The Bar CR Ranch is a place where you can see the most fascinating things in life. Recently I went up to Washington to visit my grandfather’s cattle ranch. I used to work at the ranch every summer from middle school through high school, and I hadn’t been there since. The visit was past due. Bar CR Ranch is the best area I know to escape city life and to literally watch grass grow. There is a massive garden, a herd of nearly 200 cattle, three horses, chickens both young and old, a black Labrador named Maggie, a grey cat my grandfather calls Lenny the Assassin, a creek, hundreds of singing birds, and a thousand acres of land to explore.
Rugged hills surround the property, and when you are there you get to witness the wildlife roam the land. Bar CR Ranch is tucked in the Crab Creek valley in the middle of Washington farmland. The house is at the center, facing the creek, looking towards a wall of trees, three pastures, and a breathtaking view of the Basalt cliffs on the other side of the creek. Behind the house resides additional pastures that the cattle graze on for part of the year, along with the haystack, where all of the bales from the harvests are stored.
When I arrived it felt similar to how I left it, but I could identify every new aspect of the ranch that has changed in my absence. Being there on this trip was a new experience because all I had to do was explore and witness cycles of life. Pulling into the driveway we saw the rows and rows of cut grass and alfalfa in the pastures on our right-hand side. They were the first cuttings of the season, and over the course of the time we were on the ranch, we got to witness the first harvest get baled and stored in the haystack.
The ranch is named after my grandfather Ron, and his wife Claudia. This trip made me curious why ‘Bar’ was in the name, so I asked my grandfather what it stood for and why they used it in their brand. My grandfather worked on a ranch in Othello Washington when he was young before he became a welder and went on to start his own business in Spokane. So I figured he was the one to ask. My grandfather told me that Bar was used in homage to the historical name for a ranch, Bar, as well as to represent the part of the cattle brand that holds all the components together.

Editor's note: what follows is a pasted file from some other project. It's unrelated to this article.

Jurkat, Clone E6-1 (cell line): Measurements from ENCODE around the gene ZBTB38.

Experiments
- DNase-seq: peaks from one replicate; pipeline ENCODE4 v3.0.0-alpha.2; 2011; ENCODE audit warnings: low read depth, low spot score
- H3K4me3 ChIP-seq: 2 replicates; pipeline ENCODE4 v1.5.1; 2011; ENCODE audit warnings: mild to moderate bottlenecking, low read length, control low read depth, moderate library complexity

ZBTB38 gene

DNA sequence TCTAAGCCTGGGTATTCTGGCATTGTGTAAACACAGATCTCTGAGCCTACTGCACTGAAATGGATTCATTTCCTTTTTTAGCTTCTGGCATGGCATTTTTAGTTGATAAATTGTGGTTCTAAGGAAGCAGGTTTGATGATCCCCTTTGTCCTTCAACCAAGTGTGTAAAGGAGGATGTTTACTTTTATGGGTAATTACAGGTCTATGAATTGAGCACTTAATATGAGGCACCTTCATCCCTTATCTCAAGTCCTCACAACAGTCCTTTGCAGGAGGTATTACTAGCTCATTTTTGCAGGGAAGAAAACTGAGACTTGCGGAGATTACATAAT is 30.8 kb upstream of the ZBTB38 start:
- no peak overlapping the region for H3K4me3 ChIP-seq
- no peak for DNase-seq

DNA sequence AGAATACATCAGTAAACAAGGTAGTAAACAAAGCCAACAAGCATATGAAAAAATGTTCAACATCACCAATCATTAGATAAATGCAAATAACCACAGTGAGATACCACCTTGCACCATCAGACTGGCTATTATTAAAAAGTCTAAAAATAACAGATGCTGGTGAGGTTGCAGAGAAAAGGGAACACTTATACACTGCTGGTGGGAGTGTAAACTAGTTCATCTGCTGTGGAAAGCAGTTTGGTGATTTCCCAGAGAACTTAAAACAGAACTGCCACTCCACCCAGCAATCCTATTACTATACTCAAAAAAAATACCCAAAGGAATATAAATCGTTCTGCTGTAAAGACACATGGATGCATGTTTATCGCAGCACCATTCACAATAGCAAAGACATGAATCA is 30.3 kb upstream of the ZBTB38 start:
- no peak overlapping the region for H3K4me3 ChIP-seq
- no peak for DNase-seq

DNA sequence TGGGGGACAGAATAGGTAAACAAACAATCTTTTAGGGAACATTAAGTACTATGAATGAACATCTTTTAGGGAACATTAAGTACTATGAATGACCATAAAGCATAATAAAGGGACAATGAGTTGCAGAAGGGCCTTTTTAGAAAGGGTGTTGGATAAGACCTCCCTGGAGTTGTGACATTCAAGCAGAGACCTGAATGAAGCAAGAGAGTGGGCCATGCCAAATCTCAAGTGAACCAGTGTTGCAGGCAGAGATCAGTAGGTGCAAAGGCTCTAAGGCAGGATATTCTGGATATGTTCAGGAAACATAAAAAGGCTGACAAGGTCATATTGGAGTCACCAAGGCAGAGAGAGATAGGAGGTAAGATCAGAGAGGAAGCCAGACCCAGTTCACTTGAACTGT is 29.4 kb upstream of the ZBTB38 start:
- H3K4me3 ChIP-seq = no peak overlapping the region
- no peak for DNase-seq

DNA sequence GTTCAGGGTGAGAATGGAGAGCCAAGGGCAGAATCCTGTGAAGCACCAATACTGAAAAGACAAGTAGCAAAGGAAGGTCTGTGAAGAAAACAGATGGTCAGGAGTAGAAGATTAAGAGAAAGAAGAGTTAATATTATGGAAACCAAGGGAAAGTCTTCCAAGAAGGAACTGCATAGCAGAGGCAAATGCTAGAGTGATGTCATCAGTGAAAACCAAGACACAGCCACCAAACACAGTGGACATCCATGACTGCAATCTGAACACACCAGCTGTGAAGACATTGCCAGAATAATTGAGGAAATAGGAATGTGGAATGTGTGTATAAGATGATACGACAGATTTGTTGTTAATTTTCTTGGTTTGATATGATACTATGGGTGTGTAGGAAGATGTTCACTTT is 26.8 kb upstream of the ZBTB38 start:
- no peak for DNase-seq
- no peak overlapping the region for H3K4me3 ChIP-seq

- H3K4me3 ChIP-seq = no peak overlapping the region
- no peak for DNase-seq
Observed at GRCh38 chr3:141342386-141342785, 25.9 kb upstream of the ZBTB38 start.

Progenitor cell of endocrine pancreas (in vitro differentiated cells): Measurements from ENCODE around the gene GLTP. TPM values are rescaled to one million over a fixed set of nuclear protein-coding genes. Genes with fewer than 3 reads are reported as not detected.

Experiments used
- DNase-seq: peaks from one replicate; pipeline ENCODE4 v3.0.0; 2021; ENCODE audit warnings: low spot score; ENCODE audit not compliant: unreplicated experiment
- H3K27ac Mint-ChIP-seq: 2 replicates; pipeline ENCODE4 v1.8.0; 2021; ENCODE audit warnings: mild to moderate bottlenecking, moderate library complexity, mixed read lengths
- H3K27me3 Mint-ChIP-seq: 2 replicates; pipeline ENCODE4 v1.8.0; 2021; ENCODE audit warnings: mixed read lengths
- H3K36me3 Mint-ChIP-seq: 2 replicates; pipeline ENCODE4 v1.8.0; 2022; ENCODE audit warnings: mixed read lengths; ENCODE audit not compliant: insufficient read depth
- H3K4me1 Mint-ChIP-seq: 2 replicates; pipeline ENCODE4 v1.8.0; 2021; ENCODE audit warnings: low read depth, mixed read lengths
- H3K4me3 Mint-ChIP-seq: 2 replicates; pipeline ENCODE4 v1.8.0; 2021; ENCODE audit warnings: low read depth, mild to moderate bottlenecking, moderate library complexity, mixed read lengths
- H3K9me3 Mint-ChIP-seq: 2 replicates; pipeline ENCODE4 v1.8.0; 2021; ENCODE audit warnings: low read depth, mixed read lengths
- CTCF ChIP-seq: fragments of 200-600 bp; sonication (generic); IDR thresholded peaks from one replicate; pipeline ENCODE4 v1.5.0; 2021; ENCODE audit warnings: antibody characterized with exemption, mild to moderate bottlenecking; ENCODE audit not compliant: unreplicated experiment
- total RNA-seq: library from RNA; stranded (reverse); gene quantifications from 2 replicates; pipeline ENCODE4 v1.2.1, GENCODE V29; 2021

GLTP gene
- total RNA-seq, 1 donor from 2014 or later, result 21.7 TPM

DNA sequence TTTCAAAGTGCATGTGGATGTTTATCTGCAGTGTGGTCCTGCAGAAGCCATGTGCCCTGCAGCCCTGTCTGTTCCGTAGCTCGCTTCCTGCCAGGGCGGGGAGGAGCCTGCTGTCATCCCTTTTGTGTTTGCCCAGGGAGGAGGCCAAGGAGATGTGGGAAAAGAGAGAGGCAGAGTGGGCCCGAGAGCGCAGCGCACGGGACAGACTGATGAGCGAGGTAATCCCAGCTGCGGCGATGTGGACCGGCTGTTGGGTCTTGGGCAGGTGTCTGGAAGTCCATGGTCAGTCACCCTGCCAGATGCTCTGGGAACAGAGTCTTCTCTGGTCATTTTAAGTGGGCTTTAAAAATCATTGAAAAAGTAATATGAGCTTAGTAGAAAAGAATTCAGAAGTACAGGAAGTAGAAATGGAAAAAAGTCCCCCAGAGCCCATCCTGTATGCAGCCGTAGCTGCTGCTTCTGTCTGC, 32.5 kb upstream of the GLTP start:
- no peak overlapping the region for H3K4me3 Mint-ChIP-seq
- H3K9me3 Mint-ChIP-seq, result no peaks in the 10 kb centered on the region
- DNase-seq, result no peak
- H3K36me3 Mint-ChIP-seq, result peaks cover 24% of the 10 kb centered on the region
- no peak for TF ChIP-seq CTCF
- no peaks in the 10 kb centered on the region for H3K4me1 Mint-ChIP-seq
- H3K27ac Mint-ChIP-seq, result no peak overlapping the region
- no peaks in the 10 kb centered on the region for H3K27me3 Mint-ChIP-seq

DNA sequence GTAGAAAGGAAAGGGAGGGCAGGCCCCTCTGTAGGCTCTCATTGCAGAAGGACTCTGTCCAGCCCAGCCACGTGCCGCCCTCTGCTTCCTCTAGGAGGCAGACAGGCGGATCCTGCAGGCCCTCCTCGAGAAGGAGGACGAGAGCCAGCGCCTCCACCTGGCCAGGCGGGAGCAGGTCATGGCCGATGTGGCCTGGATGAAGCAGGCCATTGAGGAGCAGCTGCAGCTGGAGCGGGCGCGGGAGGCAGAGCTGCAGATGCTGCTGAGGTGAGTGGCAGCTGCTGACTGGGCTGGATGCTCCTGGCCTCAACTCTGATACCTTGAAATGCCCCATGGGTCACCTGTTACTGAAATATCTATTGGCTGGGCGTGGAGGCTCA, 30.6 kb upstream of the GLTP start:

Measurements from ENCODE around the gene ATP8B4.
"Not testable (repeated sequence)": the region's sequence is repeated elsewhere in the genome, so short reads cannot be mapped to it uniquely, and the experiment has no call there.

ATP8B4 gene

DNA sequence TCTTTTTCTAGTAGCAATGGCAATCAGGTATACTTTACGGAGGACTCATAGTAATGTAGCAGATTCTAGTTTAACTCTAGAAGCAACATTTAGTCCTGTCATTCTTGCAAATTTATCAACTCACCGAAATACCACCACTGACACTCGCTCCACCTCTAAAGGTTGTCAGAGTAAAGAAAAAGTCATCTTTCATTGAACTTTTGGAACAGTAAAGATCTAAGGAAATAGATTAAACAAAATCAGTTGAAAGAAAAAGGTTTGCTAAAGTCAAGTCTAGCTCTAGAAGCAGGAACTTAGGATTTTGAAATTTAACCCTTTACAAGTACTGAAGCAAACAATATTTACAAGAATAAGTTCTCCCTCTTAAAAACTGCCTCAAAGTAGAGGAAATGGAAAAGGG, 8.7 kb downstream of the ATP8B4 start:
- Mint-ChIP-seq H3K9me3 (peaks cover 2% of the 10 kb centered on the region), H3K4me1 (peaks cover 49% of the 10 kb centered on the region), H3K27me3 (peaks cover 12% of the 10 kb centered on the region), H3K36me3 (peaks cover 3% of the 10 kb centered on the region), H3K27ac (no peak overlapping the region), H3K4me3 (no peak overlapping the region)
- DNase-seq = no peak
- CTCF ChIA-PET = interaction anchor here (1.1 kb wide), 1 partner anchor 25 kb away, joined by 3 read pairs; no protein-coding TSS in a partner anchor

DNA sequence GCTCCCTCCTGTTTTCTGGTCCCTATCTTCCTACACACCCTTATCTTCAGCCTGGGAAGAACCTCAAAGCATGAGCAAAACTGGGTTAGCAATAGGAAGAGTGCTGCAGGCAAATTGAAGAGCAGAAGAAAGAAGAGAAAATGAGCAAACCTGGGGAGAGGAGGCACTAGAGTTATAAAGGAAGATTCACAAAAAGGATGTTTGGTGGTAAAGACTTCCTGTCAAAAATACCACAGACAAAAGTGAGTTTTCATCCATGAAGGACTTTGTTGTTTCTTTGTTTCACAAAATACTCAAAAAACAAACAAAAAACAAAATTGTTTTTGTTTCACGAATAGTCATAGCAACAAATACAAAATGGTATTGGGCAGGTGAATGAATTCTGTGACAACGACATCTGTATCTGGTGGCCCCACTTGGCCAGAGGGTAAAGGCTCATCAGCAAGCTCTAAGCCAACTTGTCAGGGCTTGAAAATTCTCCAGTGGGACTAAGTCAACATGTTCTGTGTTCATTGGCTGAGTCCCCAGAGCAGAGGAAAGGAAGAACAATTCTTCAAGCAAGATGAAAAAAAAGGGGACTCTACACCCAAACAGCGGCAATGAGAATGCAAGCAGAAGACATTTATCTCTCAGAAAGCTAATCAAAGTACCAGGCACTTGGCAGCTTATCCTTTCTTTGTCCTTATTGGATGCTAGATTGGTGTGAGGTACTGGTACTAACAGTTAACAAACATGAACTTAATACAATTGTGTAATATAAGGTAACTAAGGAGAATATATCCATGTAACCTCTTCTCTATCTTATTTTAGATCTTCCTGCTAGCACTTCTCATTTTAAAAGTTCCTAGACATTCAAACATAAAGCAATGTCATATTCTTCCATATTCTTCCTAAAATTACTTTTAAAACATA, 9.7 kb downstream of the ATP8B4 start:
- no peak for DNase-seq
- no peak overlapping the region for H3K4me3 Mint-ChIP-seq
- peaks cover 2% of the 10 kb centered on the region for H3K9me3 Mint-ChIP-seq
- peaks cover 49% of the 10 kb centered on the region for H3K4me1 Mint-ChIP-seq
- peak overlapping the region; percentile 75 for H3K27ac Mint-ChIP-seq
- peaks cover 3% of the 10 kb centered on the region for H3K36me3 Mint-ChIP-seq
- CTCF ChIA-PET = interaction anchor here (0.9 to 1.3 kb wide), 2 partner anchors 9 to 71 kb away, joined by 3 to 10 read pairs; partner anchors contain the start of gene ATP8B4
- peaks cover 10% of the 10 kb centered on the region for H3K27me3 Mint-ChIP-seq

My mother and sister stayed with me on the ranch for six days before departing to the East Coast. While we were together on the ranch I spent most of my time with my sister. We wandered to see the horses and the adult chickens, and for the entire adventure were guided by Maggie. We observed the teenage chickens discover the great outdoors by sticking their head through chicken wire to get the greener grass. When I wasn’t exploring with my sister I was helping my grandfather with his garden. My mother, having driven us to Washington, took to exploring every crevice of the property with the farm dog Maggie, no leash needed. My sister is a young chef, funny, and probably a genius. As soon as she was in their kitchen she was in love, helping our grandmother prepare dinner as often as she could. We ate fresh eggs almost every morning and grass-fed beef for the majority of evenings we were there; my tastebuds were in heaven.
Everyone has that one thing that brings them happiness, and often more than one. Gardening is one of those things for my grandfather; it always has been ever since I was smaller. My grandparents cook some of the best food I have ever had, and when they can, they use meat and produce from the ranch: fresh chicken eggs, homegrown beef and occasionally homegrown pork as well! The produce from the garden turns into salsa, pickles, squash soup, and applesauce amongst other things. My grandfather loves his salsa, and the family recipe makes some of the best I’ve tasted. I don’t know how long the recipe has been in my family, but I do know that my grandfather got the recipe from his brother Bill.
2 ½ Cups Jalapeño peppers - Chopped
5 Cups Anaheim or Hungarian Yellow Wax - Chopped
5 Cups Sweet White Onion - Chopped
10 Cups Tomatoes, about 21 medium tomatoes - Peeled & Chopped**
2 Cups Red Wine Vinegar
2 Tbsp Pickling Salt
1 tsp Oregano
5 Cloves Garlic - Chopped
** Helpful Hint from Grandpa: